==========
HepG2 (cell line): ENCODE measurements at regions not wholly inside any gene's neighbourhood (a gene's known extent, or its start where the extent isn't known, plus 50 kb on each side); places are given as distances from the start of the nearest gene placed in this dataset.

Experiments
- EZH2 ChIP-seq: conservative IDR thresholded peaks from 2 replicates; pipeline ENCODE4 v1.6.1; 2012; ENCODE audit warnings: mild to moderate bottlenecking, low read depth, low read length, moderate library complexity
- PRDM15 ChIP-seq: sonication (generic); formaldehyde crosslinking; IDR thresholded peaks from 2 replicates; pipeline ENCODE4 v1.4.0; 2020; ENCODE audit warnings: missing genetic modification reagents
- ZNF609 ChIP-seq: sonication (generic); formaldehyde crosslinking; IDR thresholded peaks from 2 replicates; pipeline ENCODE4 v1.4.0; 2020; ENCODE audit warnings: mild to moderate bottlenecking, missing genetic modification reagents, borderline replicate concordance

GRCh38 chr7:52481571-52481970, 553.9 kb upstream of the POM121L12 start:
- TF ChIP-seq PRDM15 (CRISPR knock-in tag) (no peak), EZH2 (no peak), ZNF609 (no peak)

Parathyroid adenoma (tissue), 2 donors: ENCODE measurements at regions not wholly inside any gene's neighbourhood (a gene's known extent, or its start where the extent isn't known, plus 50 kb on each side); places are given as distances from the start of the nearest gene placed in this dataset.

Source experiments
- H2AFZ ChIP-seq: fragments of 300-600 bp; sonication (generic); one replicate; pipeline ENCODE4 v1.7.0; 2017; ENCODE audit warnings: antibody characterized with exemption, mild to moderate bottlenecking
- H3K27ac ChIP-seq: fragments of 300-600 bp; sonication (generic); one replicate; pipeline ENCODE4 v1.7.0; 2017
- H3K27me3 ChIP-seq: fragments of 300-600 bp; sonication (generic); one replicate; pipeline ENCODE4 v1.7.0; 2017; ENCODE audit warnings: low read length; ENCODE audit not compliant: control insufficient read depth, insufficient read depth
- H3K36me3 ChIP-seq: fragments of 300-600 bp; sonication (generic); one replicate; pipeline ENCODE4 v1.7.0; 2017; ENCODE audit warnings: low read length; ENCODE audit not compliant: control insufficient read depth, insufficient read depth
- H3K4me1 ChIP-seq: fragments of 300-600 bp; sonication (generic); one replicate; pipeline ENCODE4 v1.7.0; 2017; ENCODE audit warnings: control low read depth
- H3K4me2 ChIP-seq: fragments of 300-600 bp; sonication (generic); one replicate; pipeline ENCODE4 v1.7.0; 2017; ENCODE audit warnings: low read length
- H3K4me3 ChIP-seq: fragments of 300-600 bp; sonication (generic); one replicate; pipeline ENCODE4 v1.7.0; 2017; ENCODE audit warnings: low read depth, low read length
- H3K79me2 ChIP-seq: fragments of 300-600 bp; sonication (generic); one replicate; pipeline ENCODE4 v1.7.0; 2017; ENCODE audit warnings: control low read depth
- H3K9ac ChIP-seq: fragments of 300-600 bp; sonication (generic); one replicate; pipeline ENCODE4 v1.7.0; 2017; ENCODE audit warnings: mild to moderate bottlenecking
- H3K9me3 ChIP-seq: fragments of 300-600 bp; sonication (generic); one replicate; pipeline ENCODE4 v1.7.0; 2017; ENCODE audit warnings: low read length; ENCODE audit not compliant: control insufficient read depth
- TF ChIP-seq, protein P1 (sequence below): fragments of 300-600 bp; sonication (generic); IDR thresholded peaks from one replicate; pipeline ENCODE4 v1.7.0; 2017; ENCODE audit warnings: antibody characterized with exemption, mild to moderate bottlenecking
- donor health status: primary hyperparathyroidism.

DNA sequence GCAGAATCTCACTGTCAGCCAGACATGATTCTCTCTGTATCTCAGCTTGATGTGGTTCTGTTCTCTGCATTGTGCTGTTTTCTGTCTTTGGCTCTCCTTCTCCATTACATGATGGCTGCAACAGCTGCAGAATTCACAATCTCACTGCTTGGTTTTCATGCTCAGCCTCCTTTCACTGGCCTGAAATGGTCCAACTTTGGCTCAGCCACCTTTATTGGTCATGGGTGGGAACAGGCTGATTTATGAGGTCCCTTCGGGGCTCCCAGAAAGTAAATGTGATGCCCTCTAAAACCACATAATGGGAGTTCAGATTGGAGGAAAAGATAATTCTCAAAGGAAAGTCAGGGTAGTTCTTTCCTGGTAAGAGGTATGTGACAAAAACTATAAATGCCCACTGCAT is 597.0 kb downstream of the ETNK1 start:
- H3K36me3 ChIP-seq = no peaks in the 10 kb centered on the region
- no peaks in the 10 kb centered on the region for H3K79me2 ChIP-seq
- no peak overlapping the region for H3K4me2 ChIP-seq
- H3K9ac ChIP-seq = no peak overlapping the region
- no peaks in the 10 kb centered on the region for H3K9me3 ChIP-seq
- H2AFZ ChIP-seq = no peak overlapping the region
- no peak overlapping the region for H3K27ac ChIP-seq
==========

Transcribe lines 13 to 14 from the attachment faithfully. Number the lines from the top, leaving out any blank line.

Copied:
- H3K36me3 ChIP-seq: fragments of 300-600 bp; sonication (generic); one replicate; pipeline ENCODE4 v1.7.0; 2017; ENCODE audit warnings: low read length; ENCODE audit not compliant: control insufficient read depth, insufficient read depth
- H3K4me1 ChIP-seq: fragments of 300-600 bp; sonication (generic); one replicate; pipeline ENCODE4 v1.7.0; 2017; ENCODE audit warnings: control low read depth